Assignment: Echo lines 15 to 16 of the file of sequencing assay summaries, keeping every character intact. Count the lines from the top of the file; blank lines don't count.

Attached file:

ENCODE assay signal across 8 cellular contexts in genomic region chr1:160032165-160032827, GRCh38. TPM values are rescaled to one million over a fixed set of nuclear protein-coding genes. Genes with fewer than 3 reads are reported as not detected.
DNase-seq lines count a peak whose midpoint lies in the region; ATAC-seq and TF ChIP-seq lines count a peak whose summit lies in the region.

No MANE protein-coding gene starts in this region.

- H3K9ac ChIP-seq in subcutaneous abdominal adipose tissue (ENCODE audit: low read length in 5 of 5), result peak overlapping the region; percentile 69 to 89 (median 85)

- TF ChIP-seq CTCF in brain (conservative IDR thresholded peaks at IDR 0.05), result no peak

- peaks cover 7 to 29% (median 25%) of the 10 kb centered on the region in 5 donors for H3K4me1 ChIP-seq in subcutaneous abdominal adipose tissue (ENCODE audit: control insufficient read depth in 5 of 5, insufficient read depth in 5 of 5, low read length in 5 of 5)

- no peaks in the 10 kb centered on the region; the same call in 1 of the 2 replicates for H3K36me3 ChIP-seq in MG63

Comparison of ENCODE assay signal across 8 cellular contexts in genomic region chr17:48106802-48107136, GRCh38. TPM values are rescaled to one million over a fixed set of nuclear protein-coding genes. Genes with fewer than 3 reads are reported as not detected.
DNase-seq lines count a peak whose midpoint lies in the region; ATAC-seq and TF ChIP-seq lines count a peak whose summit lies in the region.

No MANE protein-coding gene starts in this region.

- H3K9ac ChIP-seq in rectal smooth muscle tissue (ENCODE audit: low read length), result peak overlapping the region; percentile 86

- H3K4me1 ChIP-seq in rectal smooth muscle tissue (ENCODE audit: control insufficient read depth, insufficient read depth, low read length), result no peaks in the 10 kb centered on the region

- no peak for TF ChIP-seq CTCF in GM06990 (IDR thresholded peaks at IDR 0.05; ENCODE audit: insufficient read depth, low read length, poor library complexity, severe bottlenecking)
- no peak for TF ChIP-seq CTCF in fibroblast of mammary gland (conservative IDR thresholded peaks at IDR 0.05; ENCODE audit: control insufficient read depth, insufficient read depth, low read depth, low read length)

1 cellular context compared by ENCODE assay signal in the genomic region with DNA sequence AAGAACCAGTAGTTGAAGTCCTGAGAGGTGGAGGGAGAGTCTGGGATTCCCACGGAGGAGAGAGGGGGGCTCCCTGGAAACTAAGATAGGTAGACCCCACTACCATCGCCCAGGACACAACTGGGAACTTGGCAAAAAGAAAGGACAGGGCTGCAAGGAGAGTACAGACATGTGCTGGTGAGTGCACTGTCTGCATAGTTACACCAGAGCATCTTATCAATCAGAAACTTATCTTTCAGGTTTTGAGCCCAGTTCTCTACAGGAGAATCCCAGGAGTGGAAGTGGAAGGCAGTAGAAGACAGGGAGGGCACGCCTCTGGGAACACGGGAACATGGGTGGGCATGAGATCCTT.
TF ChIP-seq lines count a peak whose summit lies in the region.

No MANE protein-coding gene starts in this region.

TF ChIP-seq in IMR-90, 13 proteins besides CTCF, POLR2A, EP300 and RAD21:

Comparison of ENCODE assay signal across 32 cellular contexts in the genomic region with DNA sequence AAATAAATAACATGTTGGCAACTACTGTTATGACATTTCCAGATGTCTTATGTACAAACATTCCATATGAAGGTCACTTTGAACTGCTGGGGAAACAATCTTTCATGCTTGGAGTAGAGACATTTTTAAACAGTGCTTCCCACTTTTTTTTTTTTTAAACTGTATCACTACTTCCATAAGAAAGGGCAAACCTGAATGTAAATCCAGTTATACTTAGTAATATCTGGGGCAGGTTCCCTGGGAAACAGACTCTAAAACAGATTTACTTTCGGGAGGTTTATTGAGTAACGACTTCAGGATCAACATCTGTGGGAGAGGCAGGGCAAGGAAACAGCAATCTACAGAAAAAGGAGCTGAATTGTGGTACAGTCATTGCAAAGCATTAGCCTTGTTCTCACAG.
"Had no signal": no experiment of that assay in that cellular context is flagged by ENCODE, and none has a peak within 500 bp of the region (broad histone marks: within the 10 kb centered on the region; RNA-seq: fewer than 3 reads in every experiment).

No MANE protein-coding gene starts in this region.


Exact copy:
1 cellular context compared by ENCODE assay signal in the genomic region with DNA sequence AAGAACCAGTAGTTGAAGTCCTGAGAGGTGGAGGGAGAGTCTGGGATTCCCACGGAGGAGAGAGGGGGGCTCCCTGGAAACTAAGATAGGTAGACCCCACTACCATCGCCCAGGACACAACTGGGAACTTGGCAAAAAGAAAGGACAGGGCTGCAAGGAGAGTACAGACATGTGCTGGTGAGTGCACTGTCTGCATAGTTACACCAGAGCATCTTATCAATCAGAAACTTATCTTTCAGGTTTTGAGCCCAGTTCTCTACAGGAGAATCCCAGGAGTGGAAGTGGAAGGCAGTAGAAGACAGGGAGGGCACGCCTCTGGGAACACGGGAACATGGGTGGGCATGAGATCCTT.
TF ChIP-seq lines count a peak whose summit lies in the region.